Seeing the Woods

A blog by the Rachel Carson Center for Environment and Society


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Student Research: Permaculture – Alternative Agriculture, part 2

Last year, students of the RCC Environmental Studies Certificate Program had the opportunity to attend a three-day workshop with Jochen Koller, Diploma Permaculture-Designer and Director of the Forschungsinstitut für Permakultur und Transition (FIPT). Students gained an insight into the ethics and design principles of permaculture, the diverse spheres of activity, and the practical possibilities. In this short series of posts, students reflect on their experiences at the workshop and on permaculture as an interdisciplinary approach to thinking, planning, and designing.


“Permaculture and the Hummelhof— A Philosophy for Life?”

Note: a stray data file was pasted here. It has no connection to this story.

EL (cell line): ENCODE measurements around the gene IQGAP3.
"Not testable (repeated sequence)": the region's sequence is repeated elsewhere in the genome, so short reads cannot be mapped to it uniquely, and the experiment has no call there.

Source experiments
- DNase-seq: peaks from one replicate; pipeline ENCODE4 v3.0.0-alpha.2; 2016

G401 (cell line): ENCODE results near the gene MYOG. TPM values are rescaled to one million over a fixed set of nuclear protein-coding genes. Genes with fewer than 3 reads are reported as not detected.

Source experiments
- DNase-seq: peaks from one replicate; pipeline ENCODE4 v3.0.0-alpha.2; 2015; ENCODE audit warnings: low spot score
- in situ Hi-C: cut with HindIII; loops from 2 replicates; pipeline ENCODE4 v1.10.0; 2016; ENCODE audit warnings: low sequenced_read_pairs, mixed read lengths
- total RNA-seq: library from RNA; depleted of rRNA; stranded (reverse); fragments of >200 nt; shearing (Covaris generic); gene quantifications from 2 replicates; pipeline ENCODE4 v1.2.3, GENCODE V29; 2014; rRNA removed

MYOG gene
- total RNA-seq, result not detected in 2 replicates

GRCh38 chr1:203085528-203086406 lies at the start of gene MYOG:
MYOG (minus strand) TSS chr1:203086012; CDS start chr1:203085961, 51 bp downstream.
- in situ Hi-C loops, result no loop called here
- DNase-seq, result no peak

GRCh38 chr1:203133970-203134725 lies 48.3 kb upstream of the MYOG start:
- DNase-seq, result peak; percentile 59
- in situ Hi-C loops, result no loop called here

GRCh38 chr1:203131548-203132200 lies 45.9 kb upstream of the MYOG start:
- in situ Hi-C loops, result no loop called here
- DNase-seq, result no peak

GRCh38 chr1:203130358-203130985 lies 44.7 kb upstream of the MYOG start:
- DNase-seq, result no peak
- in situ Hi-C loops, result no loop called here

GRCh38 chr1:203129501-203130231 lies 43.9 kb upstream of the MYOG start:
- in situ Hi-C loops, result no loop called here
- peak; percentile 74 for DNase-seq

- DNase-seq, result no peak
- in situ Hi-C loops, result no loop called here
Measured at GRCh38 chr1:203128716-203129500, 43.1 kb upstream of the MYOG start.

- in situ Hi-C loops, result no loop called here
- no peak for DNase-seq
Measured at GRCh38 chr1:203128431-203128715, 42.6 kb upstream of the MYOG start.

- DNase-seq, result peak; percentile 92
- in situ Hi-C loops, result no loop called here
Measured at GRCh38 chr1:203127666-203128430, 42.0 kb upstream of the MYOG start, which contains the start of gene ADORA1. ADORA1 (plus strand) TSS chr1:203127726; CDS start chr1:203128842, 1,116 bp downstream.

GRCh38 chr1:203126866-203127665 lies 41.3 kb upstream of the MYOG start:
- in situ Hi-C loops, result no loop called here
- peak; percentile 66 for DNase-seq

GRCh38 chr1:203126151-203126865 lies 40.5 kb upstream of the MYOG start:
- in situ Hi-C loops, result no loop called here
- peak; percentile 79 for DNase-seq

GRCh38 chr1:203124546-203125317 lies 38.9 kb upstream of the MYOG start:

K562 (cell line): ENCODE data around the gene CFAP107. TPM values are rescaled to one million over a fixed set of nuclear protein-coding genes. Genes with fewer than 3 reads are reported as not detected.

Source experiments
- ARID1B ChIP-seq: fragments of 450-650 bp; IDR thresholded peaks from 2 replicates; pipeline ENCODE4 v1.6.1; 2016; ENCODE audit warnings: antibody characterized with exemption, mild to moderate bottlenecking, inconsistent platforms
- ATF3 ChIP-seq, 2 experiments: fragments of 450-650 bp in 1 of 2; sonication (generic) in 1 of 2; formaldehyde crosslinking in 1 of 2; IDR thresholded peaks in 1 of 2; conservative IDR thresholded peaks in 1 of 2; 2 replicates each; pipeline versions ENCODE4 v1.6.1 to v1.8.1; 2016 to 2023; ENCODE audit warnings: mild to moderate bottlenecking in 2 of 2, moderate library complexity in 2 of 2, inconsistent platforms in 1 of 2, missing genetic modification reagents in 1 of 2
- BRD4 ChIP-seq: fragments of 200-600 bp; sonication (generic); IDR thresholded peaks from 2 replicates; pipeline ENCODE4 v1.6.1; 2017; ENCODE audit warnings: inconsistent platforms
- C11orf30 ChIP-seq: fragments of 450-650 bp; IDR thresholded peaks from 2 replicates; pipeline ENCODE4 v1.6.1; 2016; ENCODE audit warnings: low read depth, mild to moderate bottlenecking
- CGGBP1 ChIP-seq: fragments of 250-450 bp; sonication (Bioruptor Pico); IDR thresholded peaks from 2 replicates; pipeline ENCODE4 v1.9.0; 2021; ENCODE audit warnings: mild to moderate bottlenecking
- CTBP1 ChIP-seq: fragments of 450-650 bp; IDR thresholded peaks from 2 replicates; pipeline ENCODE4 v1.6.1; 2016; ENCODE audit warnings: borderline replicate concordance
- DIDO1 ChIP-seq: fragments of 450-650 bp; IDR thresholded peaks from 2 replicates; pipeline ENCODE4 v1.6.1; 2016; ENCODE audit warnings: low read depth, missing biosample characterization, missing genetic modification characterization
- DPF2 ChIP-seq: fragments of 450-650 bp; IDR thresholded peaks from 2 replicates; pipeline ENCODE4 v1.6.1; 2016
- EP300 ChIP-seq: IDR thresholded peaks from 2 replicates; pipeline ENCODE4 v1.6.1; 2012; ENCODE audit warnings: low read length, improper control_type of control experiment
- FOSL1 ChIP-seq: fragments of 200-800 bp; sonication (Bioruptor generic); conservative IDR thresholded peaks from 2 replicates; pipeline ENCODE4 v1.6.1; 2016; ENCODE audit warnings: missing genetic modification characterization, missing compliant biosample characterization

By Stefan Bitsch

We are 14 people, driving through the calm and gentle landscape of the Allgäu to the first stop of our permaculture workshop. The first thing which strikes us as we enter the 17-hectare farm is that the garden has an unfamiliar feeling to it. It seems both peaceful and, strangely enough, busy, like no other place we will visit on that trip.

In front of the farm, whose façade is paneled with insect hotels, Mr. Hummel is already waiting to give us a tour.

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Insect hotel. Photo: Lea Wiser.

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Student Research: Permaculture – Alternative Agriculture, part 1

Last year, students of the RCC Environmental Studies Certificate Program had the opportunity to attend a three-day workshop with Jochen Koller, Diploma Permaculture-Designer and Director of the Forschungsinstitut für Permakultur und Transition (FIPT). Students gained an insight into the ethics and design principles of permaculture, the diverse spheres of activity, and the practical possibilities. In this short series of posts, students reflect on their experiences at the workshop and on permaculture as an interdisciplinary approach to thinking, planning, and designing.


“Let’s Save the World by Gardening!”

By Marlen Elders